Accretion (astrophysics)

Accretion (astrophysics)

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In astrophysics
Astrophysics
Astrophysics is the branch of astronomy that deals with the physics of the universe, including the physical properties of celestial objects, as well as their interactions and behavior...

, the term accretion is used for at least two distinct processes.

The first and most common is the growth of a massive object by gravitation
Gravitation
Gravitation, or gravity, is a natural phenomenon by which physical bodies attract with a force proportional to their mass. Gravitation is most familiar as the agent that gives weight to objects with mass and causes them to fall to the ground when dropped...

ally attracting more matter, typically gas
Gas
Gas is one of the three classical states of matter . Near absolute zero, a substance exists as a solid. As heat is added to this substance it melts into a liquid at its melting point , boils into a gas at its boiling point, and if heated high enough would enter a plasma state in which the electrons...

eous matter in an accretion disc
Accretion disc
An accretion disc is a structure formed by diffuse material in orbital motion around a central body. The central body is typically a star. Gravity causes material in the disc to spiral inward towards the central body. Gravitational forces compress the material causing the emission of...

. Accretion discs are common around smaller stars or stellar remnants in a close binary
Binary star
A binary star is a star system consisting of two stars orbiting around their common center of mass. The brighter star is called the primary and the other is its companion star, comes, or secondary...

, or black hole
Black hole
A black hole is a region of spacetime from which nothing, not even light, can escape. The theory of general relativity predicts that a sufficiently compact mass will deform spacetime to form a black hole. Around a black hole there is a mathematically defined surface called an event horizon that...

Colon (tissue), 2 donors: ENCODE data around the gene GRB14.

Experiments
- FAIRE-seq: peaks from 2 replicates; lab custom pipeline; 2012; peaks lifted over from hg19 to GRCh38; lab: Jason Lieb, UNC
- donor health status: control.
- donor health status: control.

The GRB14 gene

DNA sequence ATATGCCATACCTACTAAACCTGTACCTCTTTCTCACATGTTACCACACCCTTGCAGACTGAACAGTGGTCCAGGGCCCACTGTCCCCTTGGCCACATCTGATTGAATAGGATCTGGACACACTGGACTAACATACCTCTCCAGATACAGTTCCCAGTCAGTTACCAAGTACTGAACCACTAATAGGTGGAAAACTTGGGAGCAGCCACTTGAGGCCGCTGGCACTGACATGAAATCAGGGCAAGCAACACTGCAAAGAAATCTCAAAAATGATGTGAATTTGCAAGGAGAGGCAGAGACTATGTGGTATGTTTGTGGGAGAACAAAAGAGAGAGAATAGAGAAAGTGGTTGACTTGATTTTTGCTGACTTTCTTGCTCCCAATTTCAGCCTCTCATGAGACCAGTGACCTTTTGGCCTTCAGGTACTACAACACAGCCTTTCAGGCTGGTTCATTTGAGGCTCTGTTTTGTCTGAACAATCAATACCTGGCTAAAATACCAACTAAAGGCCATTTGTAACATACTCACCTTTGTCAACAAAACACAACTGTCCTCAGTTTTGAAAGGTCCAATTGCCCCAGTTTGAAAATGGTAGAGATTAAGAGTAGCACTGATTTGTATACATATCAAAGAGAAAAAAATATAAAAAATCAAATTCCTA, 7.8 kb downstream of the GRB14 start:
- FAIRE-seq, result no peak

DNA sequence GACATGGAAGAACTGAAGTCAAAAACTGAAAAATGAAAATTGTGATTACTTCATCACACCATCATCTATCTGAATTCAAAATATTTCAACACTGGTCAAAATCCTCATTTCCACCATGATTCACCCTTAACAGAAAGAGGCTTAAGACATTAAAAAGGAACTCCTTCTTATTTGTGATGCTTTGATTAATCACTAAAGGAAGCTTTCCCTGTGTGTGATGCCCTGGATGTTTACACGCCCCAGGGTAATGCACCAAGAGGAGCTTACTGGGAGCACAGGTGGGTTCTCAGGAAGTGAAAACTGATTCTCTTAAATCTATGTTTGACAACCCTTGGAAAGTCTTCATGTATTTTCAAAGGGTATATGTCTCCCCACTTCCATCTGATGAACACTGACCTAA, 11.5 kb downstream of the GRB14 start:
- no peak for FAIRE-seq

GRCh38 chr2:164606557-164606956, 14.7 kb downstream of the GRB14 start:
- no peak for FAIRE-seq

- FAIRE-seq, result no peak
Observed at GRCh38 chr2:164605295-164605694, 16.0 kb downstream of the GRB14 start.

s in the centers of spiral galaxies
Galaxy
A galaxy is a massive, gravitationally bound system that consists of stars and stellar remnants, an interstellar medium of gas and dust, and an important but poorly understood component tentatively dubbed dark matter. The word galaxy is derived from the Greek galaxias , literally "milky", a...

. Some dynamics in the disc are necessary to allow orbiting gas to lose angular momentum
Angular momentum
In physics, angular momentum, moment of momentum, or rotational momentum is a conserved vector quantity that can be used to describe the overall state of a physical system...

 and fall onto the central massive object. Occasionally, this can result in stellar surface fusion. (See: Bondi accretion
Bondi accretion
Bondi Accretion is spherical accretion onto an object. It is generally used in the context of neutron star and black hole accretion for compact objects traveling through the interstellar medium...

)

The second process is somewhat analogous to the one in atmospheric science
Accretion (atmosphere)
Accretion is an atmospheric science term for when an ice crystal or snowflake hits a supercooled liquid droplet, which then freeze together. This increases the size of the water particle. A common example of this that is visible to people is graupel....

. In the nebular theory, accretion refers to the collision and sticking of cooled microscopic dust and ice particles electrostatically, in protoplanetary discs and Gas giant
Gas giant
A gas giant is a large planet that is not primarily composed of rock or other solid matter. There are four gas giants in the Solar System: Jupiter, Saturn, Uranus, and Neptune...

 protoplanet
Protoplanet
Protoplanets are large planetary embryos that originate within protoplanetary discs and have undergone internal melting to produce differentiated interiors. They are believed to form out of kilometer-sized planetesimals that attract each other gravitationally and collide...

 systems, eventually leading to planetesimals which gravitationally accrete more small particles and other planetesimals.

Use of the term accretion disc for the protoplanetary disc thus leads to confusion over the planetary accretion process, although in many cases it may well be that both accretion processes are happening simultaneously. T Tauri
T Tauri star
T Tauri stars are a class of variable stars named after their prototype – T Tauri. They are found near molecular clouds and identified by their optical variability and strong chromospheric lines.-Characteristics:...

 is an example of this phenomenon.

Example


The Jovian protoplanets probably had discs of their own, in close analogy to the solar system
Solar System
The Solar System consists of the Sun and the astronomical objects gravitationally bound in orbit around it, all of which formed from the collapse of a giant molecular cloud approximately 4.6 billion years ago. The vast majority of the system's mass is in the Sun...

as a whole. A Jovian protoplanet may accrete gas from its surrounding protoplanetary disc, as in the first process; at the same time, dust and ice particles in the disc would accrete into moonlets and ring systems, as in the second process.